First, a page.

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on food sponge

with egg mass

sp. #1

Goniobranchus sp. #1
Maximum size:  50 mm (Kay & Young, 1969).

Identification:  This is a broad, flattened species with a white notum densely reticulated in red, a yellow marginal band, yellow rhinophores and orange-lined gills. The notum is decorated by a series of enlarged, dome-shaped pustules with violet-red tips. The latter feature distinguishes it from the similar appearing Goniobranchus petechialis and Goniobranchus sp. #5.

Natural history:  Goniobranchus sp. #1 is commonly seen in moderately protected to exposed rocky habitats at depths of 6-60 m (20-197 ft). It is nocturnally active but may also be found under rocks, crawling on sand, or resting in the open on shaded cliffs during the day. Scott Johnson reports it apparently feeding on a white sponge. It lays a light peach egg mass and probably feeds on a yellow sponge.

Distribution:  Big Island, Maui, Molokai, Oahu, Kauai and Niihau: widely distributed in the Indo-Pacific.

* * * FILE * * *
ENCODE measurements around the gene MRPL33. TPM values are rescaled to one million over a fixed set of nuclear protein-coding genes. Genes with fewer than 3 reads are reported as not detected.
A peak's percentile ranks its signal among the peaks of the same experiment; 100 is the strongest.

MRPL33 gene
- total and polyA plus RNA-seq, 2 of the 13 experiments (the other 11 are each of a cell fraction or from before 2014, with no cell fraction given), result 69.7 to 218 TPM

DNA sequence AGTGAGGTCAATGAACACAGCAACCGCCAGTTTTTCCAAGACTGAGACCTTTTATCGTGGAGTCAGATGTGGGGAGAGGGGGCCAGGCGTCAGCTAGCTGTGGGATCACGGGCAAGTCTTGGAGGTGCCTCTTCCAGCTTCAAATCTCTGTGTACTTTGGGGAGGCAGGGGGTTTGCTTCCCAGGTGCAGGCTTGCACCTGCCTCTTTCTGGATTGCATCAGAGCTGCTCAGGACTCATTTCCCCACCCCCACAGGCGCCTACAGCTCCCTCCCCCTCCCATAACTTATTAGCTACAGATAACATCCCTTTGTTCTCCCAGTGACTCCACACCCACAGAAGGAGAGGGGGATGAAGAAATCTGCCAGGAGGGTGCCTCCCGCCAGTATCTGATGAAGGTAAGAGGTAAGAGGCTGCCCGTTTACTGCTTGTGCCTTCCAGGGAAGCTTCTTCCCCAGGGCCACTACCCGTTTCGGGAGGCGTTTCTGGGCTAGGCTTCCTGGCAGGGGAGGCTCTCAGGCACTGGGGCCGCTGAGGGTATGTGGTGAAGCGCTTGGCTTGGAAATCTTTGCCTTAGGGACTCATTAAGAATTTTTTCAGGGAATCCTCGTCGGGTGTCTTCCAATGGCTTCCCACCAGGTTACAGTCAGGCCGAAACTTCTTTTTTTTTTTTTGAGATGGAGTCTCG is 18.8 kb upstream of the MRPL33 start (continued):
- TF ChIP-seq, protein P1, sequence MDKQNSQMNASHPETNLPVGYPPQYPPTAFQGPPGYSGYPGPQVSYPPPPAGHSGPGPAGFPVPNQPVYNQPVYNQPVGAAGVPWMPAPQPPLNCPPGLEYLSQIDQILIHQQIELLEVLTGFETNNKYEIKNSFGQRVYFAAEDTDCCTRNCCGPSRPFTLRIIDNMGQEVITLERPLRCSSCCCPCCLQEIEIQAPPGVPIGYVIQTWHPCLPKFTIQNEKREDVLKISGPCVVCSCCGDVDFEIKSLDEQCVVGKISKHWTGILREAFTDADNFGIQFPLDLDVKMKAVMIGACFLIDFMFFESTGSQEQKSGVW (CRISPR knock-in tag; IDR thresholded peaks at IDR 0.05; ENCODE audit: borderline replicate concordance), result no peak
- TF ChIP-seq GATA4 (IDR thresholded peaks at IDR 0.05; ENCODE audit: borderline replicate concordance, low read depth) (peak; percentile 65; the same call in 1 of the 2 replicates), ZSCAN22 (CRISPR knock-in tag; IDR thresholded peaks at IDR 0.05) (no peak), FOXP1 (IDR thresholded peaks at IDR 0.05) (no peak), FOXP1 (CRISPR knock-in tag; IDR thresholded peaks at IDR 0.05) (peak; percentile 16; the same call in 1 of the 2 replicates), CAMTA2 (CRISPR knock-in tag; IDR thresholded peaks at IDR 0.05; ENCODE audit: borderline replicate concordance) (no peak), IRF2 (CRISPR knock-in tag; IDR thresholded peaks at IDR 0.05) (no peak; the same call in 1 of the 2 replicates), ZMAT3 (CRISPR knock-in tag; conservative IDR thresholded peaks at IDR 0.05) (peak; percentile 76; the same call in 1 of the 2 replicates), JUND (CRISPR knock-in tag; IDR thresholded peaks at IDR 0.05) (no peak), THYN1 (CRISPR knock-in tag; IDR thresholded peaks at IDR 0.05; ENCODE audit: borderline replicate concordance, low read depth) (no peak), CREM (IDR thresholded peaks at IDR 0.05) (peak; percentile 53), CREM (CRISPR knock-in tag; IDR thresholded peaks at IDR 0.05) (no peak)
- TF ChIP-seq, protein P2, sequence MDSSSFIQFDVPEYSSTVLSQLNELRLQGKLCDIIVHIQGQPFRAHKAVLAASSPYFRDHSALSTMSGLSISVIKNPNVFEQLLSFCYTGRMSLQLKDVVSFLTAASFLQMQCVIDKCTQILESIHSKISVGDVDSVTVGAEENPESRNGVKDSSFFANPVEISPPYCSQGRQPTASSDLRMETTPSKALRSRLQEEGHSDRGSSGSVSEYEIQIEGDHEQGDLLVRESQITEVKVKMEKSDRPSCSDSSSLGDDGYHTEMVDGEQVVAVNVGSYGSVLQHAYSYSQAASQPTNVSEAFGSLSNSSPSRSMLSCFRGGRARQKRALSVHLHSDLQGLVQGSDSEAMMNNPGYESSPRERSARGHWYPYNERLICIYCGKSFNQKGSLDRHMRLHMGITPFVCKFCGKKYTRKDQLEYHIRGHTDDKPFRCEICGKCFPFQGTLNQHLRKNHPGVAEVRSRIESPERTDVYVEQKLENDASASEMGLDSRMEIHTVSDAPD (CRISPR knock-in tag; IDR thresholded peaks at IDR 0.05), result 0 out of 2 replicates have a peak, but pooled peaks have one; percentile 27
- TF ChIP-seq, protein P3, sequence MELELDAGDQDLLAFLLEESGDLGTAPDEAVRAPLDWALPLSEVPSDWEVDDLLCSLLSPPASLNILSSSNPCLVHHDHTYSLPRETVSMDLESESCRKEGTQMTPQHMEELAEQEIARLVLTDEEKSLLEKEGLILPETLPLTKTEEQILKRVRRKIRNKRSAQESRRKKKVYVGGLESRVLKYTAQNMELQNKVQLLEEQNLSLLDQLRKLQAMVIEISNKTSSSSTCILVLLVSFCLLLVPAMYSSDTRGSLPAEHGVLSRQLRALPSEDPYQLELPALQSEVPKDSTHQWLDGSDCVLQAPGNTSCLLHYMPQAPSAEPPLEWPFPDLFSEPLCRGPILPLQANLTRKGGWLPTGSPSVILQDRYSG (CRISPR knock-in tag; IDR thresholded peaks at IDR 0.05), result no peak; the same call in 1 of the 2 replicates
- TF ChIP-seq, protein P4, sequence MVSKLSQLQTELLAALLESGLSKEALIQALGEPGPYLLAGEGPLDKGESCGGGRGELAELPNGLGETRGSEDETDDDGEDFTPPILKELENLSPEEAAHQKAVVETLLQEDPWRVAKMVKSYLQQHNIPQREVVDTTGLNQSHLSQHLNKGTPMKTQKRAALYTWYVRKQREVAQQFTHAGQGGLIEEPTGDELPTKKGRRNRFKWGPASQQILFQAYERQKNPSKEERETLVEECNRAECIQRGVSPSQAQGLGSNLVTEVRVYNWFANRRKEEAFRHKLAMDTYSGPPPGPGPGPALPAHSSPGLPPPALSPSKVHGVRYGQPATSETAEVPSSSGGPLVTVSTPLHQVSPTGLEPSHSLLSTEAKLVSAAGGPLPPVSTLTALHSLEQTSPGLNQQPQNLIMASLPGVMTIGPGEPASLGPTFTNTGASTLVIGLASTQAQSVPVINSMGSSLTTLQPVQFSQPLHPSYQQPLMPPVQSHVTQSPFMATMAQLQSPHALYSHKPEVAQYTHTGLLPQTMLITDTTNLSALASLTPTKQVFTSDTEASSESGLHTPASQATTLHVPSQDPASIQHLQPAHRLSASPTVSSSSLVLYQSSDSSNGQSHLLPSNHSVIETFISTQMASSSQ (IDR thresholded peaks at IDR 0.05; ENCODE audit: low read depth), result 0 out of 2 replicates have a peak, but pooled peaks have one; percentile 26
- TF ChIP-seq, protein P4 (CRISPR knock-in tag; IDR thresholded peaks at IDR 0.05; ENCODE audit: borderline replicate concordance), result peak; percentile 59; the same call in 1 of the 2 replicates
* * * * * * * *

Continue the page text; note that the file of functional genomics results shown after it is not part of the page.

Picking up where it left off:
Taxonomic notes:  Although labeled in various sources on-line as a form of Goniobranchus tinctoria, this appears to be a distinct species based on the enlarged hemispherical pustules on the notum, its solid-yellow rhinophores and its nocturnal habits. It is listed as Chromodoris petachialis in Bertsch & Johnson, 1981, Kay, 1979 and Kay & Young, 1969. Although Kay, 1979 suggests that it was first reported from Hawaii in Pease, 1860 as Doris reticulata, it seems more likely that that name refers to Sclerodoris sp. #1, instead. Therefore, it was probably first recorded in Hawaii from Ala Moana, Oahu in Dec., 1961. (Kay & Young, 1969) It's listed as Chromodoris sp. 1 and referred to as the "red-spotted nudibranch" in Hoover, 1998 & 2006.

Photo:  PF: Makena, Maui; 2007.

Observations and comments:

Note 1:  ( )
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